The B-C Human Rights Tribunal has ordered an employer to pay some African workers more than 600-thousand dollars in damages because of the discrimination they faced while tree planting.
The workers were employed by Khaira Enterprises Limited and were based in a camp in Golden in 2010.
Tribunal member Norman Trerise says the owners taunted and harassed the 55 workers with racial slurs and had a blatant disregard for employment standards.
The tribunal has ordered the company to pay each worker 10-thousand dollars for injury to their dignity and self-respect, plus 1-thousand dollars for every 30-day period each worked between March 17th and June 17th, 2010.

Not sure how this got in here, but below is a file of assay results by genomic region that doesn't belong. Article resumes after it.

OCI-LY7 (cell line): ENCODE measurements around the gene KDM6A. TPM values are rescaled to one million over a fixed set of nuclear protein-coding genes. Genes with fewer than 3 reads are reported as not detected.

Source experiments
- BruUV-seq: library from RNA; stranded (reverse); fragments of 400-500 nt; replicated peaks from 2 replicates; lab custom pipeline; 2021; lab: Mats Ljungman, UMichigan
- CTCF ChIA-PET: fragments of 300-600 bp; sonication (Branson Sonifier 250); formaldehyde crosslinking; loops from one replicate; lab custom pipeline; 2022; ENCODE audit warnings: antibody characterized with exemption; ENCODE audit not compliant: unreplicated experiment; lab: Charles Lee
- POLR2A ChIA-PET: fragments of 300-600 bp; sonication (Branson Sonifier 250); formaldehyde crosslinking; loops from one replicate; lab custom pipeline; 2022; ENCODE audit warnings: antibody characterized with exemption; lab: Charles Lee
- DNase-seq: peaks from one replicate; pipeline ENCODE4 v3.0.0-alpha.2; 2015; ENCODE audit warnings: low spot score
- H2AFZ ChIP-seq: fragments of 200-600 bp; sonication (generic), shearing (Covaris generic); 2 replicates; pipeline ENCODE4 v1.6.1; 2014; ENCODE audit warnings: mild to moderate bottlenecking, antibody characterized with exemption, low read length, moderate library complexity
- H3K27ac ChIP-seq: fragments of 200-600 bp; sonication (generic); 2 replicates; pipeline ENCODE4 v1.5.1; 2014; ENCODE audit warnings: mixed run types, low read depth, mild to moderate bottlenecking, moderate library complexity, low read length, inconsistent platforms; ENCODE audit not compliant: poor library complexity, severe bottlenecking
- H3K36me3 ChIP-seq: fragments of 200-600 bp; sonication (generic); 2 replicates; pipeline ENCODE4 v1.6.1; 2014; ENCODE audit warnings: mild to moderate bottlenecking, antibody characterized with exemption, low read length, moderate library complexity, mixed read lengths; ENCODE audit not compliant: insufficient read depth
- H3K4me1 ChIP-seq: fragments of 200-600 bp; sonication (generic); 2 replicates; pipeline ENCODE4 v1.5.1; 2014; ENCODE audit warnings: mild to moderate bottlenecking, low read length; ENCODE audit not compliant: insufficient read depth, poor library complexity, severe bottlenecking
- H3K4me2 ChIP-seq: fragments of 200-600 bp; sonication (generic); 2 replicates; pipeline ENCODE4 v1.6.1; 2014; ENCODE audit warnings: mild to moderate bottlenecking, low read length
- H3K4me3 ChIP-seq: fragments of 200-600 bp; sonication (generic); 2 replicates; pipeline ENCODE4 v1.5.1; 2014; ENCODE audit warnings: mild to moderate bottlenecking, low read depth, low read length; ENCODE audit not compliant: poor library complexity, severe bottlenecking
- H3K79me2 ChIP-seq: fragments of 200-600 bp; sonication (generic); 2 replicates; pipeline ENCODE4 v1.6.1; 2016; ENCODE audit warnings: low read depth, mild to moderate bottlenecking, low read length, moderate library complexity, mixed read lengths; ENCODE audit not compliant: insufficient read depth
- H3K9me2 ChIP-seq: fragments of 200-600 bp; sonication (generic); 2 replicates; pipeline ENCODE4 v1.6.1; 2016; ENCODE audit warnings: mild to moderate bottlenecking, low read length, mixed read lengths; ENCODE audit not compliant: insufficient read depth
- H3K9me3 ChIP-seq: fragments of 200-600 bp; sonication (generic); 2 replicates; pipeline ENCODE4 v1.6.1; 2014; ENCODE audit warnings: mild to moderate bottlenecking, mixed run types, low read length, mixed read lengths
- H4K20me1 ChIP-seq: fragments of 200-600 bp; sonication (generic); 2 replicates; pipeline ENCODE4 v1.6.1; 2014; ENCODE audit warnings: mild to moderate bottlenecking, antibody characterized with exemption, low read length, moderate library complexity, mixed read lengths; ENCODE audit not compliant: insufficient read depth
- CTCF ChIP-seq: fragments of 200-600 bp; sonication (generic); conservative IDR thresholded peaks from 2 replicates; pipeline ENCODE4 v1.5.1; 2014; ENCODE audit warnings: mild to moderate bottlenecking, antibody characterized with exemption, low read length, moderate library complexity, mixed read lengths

The man accused of treating the workers poorly says he can’t comment on today’s ruling because he hasn’t seen it yet.
When reached by phone, Khalid Bajwa says he’s out of town and won’t have time to read the decision until next week.
He has declined a request for an interview, but when details of abuse surfaced in the summer of 2010, he quickly denied any wrongdoing.
“They are very good conditions. They don’t have any bad conditions. It’s like camping. The people are sleeping in a camp and the other tourists making camp up there.”
At the time, Bajwa insisted the 55 workers were well-fed, but the camp near Golden was shut down by the provincial government after the tree planters complained they went two days without food.